The Coogs return a talented guard tandem to complement Dotson with sophomore point man Galen Robinson, Jr. and junior gunner Rob Gray, Jr. Robinson turned in a fine freshman campaign last season, producing the 11th best assist rate in the conference with a relatively low turnover rate. Robinson is great at penetrating and baiting defenders to help off spot-up shooters (Houston’s elite spacing propelled their 18th-ranked offensive efficiency ranking) and should see a major uptick in his minutes this season with the departure of Ronnie Johnson, whom he was forced to split time with last season. Gray has never met a shot he didn’t like – if a basketball shot was a woman – any type of woman – Rob Gray would attempt to sleep with that woman. Seriously his stats are kind of insane – he averaged 16 points per game last season in only 26.5 minutes played per game. I do not have a stat handy for most points averaged per minute last season, but Gray had to be in the top five in the country. When he was on the floor, Gray shot 33.8% of Houston’s shots – the 3rd highest rate in the nation – and used nearly 29% of the Coogs’ possessions (70th highest rate). His percentages really weren’t that bad either (.498/.343/.704).

Inside, Sampson will throw out a rotation that features senior post-men Danrad Knowles and Kyle Meyer, and JUCO transfer (and former Indiana recruit) Devin Davis. Meyer started more games than Knowles last season, but still only played about 13 minutes per games. Likewise, Knowles’ minutes were somewhat limited due to, a) a penchant for fouling, and b) the likes of Devonta Pollard and LeRon Barnes. Knowles has tremendous potential as a rim protector (led team in blocks) and offensive glass eater. Also, he doesn’t miss shots around the rim, shooting 61.3% on 119 attempts. Meyer struggled last season; I really don’t see the appeal of Meyer aside from him being a fair post defender and growing to be 6’10’’. Devin Davis, though, should be a beast in the Coog lineup. Davis was a JUCO All-American last season after a tumultuous year at Indiana in which he was involved in a severe car accident and later booted from the squad. Davis slots right into the starting power forward position and is one of the best players on the Cougar roster according to Sampson.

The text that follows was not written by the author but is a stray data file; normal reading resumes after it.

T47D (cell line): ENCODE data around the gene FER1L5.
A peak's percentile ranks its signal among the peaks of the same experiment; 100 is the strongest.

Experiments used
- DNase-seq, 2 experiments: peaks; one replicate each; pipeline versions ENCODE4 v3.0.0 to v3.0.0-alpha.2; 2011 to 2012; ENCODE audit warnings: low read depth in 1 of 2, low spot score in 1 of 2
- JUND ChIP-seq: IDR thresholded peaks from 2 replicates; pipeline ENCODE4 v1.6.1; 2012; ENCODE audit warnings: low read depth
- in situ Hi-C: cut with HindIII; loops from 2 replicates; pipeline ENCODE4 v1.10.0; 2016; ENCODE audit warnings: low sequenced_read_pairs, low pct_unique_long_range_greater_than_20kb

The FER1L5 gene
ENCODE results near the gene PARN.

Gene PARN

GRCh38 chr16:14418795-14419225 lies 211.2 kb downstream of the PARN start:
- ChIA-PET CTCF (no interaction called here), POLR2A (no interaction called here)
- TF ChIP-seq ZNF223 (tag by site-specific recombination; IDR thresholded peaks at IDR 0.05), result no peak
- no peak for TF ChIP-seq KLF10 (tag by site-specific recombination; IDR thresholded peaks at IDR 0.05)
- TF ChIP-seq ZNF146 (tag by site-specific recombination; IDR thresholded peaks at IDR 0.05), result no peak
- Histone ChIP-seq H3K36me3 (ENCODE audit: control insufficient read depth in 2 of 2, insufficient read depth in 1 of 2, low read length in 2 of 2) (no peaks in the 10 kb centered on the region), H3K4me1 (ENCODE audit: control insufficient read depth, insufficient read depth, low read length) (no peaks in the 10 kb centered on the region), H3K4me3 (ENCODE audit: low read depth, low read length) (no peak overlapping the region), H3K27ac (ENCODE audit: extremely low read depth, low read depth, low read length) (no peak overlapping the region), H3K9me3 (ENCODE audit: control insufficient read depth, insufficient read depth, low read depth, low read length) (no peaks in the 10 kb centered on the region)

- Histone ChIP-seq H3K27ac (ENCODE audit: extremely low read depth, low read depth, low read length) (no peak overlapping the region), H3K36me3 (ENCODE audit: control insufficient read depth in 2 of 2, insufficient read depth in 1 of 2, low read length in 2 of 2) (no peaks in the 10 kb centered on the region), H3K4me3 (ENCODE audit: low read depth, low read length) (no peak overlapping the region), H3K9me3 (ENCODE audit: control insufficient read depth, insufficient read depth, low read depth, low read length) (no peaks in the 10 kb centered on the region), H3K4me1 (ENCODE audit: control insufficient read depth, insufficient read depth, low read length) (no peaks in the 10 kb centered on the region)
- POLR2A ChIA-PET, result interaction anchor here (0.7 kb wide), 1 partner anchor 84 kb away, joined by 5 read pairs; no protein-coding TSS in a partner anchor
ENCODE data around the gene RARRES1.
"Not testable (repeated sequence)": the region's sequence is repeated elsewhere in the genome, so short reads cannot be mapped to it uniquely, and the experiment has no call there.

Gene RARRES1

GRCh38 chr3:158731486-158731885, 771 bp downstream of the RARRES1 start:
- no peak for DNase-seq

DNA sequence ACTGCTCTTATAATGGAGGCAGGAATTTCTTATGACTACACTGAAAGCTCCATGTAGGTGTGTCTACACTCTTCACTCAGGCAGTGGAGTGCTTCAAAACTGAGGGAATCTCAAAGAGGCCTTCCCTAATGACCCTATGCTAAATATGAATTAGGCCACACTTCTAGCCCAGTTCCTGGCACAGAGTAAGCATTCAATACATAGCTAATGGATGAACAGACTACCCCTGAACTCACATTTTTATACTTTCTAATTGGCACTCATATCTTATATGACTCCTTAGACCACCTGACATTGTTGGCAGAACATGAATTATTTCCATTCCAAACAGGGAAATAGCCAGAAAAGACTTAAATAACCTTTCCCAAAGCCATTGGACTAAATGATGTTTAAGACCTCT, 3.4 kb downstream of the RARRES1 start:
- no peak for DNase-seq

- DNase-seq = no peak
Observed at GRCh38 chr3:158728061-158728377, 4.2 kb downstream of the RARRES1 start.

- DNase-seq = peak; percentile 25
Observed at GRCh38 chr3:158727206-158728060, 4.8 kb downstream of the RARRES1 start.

Houston’s offense was great last season, primarily due to excellent court spacing, offensive rebounding, and the ability to take care of the basketball. Sampson teams always excel on the offensive glass, a big part of which is due to the focus of getting the ball to the basket – the Coogs did not shoot many threes last season. Meyer, Dotson, Knowles, and reserve Bertrand Nkali were the Cougars’ best rebounders last season, and all four players return this year suggesting Sampson’s squad will yet again be a dominant force on the glass. Robinson, Gray, and Dotson will be the primary ball handlers this season, so turnovers should also be a non-issue as it was in prior year. The Coogs were an average defensive team overall last year, but they exceled in taking away clean three-point looks, ranking 9th in the country in 3P% allowed. Houston forced opponents to use up a lot of clock last year with their fierce perimeter defense – that extension of the defense, however, often led to second chance opportunities for opponents which proved to be the ultimate downfall of the team.